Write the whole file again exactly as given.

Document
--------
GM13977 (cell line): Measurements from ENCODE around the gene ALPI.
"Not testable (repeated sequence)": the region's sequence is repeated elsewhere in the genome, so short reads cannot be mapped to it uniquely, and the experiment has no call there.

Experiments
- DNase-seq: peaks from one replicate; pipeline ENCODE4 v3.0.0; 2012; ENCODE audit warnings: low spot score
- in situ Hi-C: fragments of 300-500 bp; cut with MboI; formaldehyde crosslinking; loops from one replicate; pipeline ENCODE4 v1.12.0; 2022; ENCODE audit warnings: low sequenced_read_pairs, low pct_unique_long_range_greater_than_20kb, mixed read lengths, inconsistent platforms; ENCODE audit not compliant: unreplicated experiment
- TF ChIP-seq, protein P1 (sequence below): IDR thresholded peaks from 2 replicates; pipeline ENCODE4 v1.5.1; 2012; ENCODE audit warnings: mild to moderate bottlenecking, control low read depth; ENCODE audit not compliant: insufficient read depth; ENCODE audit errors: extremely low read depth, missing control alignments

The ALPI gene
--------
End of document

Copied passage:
GM13977 (cell line): Measurements from ENCODE around the gene ALPI.
"Not testable (repeated sequence)": the region's sequence is repeated elsewhere in the genome, so short reads cannot be mapped to it uniquely, and the experiment has no call there.

Experiments
- DNase-seq: peaks from one replicate; pipeline ENCODE4 v3.0.0; 2012; ENCODE audit warnings: low spot score
- in situ Hi-C: fragments of 300-500 bp; cut with MboI; formaldehyde crosslinking; loops from one replicate; pipeline ENCODE4 v1.12.0; 2022; ENCODE audit warnings: low sequenced_read_pairs, low pct_unique_long_range_greater_than_20kb, mixed read lengths, inconsistent platforms; ENCODE audit not compliant: unreplicated experiment
- TF ChIP-seq, protein P1 (sequence below): IDR thresholded peaks from 2 replicates; pipeline ENCODE4 v1.5.1; 2012; ENCODE audit warnings: mild to moderate bottlenecking, control low read depth; ENCODE audit not compliant: insufficient read depth; ENCODE audit errors: extremely low read depth, missing control alignments

The ALPI gene